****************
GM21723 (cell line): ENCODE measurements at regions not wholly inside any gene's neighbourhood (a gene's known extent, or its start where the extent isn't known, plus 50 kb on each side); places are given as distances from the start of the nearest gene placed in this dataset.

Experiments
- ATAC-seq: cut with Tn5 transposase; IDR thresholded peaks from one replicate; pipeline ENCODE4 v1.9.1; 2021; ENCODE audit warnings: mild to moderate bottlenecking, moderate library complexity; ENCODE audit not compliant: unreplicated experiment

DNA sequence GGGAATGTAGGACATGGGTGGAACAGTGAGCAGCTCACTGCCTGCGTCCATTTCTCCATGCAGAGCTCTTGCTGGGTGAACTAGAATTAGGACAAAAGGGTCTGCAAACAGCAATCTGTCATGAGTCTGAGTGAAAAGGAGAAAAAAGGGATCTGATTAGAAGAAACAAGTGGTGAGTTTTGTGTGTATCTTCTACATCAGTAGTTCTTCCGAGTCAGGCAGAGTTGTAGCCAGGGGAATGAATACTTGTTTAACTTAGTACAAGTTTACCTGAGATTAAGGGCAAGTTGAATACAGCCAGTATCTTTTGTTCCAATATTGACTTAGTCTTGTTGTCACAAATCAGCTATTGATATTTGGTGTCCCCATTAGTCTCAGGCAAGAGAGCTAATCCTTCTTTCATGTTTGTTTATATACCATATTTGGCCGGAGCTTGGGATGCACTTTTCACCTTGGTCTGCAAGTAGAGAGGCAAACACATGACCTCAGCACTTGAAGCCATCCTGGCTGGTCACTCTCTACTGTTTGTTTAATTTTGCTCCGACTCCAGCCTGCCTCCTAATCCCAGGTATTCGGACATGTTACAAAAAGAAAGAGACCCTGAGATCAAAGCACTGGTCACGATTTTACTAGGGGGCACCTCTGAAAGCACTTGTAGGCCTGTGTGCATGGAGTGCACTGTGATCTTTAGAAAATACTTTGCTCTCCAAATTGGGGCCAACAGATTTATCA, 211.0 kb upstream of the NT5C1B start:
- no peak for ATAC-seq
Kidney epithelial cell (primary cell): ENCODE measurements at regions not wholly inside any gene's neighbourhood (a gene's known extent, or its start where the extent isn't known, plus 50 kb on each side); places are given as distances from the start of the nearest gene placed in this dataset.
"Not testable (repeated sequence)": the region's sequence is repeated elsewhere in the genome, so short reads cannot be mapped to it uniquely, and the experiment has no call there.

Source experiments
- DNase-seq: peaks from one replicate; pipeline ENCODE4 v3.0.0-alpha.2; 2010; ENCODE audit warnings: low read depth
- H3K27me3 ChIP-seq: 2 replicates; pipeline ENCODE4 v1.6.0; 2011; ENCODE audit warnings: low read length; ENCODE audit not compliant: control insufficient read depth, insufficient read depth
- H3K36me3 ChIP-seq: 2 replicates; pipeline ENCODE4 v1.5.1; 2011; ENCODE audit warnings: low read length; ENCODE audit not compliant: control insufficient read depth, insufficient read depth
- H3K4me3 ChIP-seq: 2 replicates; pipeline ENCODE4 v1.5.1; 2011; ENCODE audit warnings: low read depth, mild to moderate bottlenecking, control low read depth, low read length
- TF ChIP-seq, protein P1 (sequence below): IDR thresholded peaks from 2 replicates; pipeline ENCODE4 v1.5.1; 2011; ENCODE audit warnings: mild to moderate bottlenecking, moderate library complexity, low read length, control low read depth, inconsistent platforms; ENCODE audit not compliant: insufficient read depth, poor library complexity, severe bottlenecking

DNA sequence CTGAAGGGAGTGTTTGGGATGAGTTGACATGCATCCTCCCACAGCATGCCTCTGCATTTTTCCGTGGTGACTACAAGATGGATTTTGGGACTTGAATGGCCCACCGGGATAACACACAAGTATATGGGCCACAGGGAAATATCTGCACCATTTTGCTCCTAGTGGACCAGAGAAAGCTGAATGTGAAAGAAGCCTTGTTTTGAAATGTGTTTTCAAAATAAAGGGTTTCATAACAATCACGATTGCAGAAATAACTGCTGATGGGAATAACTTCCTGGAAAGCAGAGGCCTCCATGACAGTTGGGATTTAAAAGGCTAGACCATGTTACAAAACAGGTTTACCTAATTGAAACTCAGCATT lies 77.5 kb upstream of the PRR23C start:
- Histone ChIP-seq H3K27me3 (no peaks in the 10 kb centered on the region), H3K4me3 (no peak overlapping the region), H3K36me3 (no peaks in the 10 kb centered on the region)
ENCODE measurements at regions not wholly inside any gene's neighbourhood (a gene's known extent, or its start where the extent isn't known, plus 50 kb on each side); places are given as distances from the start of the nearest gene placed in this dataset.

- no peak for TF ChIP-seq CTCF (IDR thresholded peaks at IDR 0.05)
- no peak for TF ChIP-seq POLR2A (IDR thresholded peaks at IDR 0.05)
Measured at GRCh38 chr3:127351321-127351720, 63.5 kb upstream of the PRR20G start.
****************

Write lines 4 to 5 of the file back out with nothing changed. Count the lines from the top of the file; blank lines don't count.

DNA sequence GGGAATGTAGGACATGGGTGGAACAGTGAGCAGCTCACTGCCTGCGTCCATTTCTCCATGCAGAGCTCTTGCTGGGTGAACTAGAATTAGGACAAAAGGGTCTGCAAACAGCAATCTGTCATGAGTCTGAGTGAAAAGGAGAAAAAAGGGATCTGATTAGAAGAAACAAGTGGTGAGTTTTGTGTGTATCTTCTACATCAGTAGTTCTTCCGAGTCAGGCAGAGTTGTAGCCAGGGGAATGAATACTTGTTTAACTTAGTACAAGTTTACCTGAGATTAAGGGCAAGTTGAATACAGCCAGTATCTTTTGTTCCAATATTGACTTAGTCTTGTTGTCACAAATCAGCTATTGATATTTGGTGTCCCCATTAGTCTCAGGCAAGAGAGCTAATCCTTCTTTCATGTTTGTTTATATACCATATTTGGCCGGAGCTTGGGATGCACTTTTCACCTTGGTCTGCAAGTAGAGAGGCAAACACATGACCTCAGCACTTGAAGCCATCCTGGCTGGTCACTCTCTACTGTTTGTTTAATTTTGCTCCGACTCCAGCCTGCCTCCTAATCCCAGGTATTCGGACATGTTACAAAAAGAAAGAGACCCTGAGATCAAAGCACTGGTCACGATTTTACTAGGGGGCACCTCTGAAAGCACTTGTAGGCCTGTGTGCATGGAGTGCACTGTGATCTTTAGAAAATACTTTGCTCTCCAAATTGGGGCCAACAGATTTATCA, 211.0 kb upstream of the NT5C1B start:
- no peak for ATAC-seq